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Quantitative easing and inflationary pressures
A recent report in the Herald suggests that inflationary pressures are beginning to appear with a small increase in the Consumer Price Index for the March quarter and more upward pressure on prices expected.
Another report suggests that such inflationary pressures are being caused by the rise in minimum wages on April 1.
Could higher minimum wages eventually lead to higher prices? Yes, but it is too early for that to happen and any case this should not impact price rises in the March quarter. There are other likely suspects such as supply chain disruptions and increased freight costs.
But it is important to acknowledge the elephant in the room; that these price increases are an inevitable outcome of policies followed by the government in recent times.
A lot of this has to do with our response to Covid-19. What our government failed to understand is that while it was possible to be too lenient in terms of social distancing, it was also possible to be too restrictive where the economic costs become prohibitive. Our government has consistently chosen to err on the side of being excessively restrictive.
The Covid-19 recession is different from others. In the past, governments were fighting recessions caused by shocks that had already happened. But in this case, governments were fighting a recession that they were exacerbating, if not causing in the first place.
Faced with the economic fall-out the government initiated a massive program of deficit spending. Net core Crown debt is expected to reach more than 50 per cent of gross domestic product over the next five years.
But alongside this massive deficit we have been also running a policy of quantitative easing whereby the Reserve Bank buys up the government bonds used to issue this debt. This injects liquidity into the system. Think of this as cash floating around. The aim here is to keep interest rates low and if and when needed provide capital to businesses.
But in the absence of business expansion and increasing output, this extra money sets off inflationary pressures.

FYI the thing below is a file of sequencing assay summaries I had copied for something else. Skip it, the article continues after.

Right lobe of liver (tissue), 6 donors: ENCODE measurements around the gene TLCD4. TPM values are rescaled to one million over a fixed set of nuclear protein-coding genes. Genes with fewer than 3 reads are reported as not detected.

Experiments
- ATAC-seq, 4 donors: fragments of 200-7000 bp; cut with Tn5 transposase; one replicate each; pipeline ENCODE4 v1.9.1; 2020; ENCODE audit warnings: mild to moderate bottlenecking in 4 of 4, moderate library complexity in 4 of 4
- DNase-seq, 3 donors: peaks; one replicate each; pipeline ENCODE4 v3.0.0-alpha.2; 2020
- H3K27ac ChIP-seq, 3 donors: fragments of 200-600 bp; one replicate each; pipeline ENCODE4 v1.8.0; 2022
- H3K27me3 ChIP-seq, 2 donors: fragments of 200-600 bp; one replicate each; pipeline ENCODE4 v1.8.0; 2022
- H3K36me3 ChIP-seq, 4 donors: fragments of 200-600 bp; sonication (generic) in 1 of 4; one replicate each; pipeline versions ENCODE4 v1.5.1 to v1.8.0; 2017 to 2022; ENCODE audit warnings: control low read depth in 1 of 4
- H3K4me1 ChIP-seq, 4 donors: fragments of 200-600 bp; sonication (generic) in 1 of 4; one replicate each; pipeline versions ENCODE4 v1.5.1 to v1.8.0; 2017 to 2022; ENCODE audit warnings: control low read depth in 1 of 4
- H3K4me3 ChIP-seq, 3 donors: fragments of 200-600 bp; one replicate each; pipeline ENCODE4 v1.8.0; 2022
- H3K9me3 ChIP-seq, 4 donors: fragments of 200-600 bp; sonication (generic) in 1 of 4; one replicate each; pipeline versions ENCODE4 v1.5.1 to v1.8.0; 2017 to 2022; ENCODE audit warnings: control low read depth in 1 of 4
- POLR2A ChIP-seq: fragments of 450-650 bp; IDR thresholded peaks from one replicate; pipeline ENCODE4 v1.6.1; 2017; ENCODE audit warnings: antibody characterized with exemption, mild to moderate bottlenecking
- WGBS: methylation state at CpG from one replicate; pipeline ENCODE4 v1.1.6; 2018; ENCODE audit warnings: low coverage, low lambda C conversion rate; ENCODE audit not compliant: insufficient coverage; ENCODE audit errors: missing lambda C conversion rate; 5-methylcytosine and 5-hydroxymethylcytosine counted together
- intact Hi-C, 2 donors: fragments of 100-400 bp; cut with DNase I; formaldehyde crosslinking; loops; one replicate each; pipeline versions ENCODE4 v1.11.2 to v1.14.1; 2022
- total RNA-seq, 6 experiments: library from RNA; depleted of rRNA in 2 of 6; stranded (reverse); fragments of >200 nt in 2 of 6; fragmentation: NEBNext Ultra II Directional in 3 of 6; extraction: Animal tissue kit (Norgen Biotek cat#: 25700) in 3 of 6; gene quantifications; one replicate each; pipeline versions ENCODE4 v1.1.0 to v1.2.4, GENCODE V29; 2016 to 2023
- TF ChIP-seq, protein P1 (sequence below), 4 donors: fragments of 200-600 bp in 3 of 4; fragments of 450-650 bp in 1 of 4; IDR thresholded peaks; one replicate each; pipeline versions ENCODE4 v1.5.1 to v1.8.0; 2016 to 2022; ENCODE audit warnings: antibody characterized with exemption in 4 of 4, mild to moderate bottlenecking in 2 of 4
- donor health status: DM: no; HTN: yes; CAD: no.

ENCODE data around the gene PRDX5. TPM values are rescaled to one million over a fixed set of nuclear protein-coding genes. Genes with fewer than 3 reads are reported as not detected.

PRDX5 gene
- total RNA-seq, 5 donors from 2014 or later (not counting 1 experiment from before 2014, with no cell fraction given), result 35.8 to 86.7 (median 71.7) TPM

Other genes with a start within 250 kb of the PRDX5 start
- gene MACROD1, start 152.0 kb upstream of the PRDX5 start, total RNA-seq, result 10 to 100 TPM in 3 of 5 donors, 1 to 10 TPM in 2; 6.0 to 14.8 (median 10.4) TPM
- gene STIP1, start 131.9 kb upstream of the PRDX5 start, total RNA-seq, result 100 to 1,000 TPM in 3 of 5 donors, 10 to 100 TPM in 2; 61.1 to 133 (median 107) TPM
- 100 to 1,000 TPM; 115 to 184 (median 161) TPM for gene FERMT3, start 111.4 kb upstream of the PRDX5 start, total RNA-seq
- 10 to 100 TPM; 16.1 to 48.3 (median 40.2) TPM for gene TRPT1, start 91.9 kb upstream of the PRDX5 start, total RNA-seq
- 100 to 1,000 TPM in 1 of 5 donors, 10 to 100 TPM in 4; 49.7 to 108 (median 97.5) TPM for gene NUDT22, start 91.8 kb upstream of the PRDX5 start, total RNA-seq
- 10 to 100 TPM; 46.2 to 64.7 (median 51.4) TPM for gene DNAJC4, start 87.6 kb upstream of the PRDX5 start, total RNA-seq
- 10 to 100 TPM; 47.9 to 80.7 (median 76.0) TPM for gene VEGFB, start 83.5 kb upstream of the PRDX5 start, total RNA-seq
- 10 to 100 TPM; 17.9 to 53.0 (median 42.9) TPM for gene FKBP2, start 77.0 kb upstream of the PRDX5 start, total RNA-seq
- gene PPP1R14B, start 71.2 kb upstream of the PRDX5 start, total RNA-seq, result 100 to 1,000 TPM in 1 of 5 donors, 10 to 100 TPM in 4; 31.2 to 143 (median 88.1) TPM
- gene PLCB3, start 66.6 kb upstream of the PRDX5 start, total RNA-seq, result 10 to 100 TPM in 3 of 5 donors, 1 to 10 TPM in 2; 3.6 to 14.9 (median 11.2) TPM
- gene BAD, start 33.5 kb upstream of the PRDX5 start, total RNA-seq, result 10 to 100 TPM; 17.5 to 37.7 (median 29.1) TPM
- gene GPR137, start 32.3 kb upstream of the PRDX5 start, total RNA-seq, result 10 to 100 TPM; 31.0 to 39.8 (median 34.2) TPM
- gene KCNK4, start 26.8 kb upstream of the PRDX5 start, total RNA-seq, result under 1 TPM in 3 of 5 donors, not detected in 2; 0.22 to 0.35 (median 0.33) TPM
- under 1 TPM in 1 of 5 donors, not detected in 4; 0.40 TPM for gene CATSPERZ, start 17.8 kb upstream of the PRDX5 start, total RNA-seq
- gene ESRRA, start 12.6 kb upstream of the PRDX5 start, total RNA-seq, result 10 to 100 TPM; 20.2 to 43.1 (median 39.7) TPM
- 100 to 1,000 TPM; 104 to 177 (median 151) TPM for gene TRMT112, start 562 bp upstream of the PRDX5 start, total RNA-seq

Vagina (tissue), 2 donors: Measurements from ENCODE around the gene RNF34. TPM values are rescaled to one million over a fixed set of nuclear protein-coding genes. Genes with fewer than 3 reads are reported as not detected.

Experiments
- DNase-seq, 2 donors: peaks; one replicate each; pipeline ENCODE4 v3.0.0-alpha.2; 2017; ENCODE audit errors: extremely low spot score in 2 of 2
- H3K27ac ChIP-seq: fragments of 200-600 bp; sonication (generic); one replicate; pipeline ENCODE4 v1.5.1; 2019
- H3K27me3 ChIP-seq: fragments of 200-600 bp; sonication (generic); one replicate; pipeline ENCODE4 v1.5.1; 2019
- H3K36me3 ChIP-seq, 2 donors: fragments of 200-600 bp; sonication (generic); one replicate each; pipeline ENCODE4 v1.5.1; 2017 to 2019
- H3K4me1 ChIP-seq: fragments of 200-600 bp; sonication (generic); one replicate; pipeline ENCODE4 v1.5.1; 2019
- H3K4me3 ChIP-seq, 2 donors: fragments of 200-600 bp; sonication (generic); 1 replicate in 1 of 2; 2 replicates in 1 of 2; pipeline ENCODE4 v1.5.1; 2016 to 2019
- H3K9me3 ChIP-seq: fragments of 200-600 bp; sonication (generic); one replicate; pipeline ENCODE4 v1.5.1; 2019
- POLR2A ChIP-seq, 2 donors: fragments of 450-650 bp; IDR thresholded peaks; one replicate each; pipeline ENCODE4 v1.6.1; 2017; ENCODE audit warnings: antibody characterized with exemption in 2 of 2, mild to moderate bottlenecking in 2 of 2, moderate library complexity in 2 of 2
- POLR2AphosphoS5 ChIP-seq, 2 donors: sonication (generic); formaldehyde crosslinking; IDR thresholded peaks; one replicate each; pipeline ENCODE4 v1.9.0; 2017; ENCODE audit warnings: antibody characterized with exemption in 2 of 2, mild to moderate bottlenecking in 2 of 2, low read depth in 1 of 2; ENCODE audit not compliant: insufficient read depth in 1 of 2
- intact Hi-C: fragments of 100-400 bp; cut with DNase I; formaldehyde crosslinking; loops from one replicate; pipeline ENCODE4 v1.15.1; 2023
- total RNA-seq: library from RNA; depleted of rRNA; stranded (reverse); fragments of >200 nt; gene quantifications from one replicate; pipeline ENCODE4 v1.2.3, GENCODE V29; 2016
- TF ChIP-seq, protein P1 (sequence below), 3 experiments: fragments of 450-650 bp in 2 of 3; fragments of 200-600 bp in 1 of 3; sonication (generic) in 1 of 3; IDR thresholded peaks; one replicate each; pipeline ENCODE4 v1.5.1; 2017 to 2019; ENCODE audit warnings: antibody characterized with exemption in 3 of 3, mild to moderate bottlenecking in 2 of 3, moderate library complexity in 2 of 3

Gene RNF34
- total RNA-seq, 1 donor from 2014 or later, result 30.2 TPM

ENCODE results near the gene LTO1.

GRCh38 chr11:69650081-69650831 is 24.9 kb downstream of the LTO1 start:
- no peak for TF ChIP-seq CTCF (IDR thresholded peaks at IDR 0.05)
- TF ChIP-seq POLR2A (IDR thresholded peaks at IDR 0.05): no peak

We have historical precedent for such policies. Sebastian Edwards, an international economist at UCLA points out that:
“Four episodes in particular are instructive: Chile under President Salvador Allende’s socialist regime from 1970 to 1973; Peru during President Alan García’s first administration (1985-1990); Argentina under Presidents Néstor Kirchner and Cristina Fernández de Kirchner from 2003 to 2015; and Venezuela since 1999 under Presidents Hugo Chávez and Nicolás Maduro.
In all four cases, a similar pattern emerged. After the authorities created money to finance very large fiscal deficits, an economic boom immediately followed. Wages increased (helped by substantial minimum-wage hikes) and unemployment declined. Soon, however, bottlenecks appeared and prices skyrocketed, in some cases at hyperinflationary rates. Inflation reached 500% in Chile in 1973, some 7,000% in Peru in 1990, and is expected to be almost ten million percent in Venezuela this year. In Argentina, meanwhile, inflation was more subdued but still very high, averaging 40% in 2015.”
Given that the Reserve Bank is tasked with maintaining inflation at low rates we will have to wait and see how they respond but in any event there will likely be significant economic pain as the Reserve Bank tries to rein in inflation.
The other issue is that such expansionary monetary policies, besides generating inflationary pressures, will also exacerbate our wealth inequality.
For most households, their major source of wealth is the house they own. In previous recessions such as the Global Financial Crisis, house prices had taken a beating, making investments in real estate a losing proposition. But this was not the case this time around.
It is also the case that the lockdowns disproportionately affected blue-collar workers often working for hourly wages. White-collar workers who could work from home were not particularly affected or, at least, not to the same extent. By and large, they did not suffer adverse shocks to their wealth. This meant that these households whose income and/or revenue streams were unimpacted were free to invest in financial assets.
Our quantitative easing policies have fuelled huge speculative bubbles in financial assets such as houses and stocks.
Data from New Zealand suggests that residential property owners are among the largest beneficiaries of government-related support provided during this pandemic. Mortgage holders will receive around $2.3 billion of relief on their repayments over the course of 2020, thanks to the low interest rates.
But these benefits can only accrue to those who already own property and/or other assets or have the financial means to invest further. Low interest rates have been a massive boon to the asset-owning class to the detriment of those with little collateral.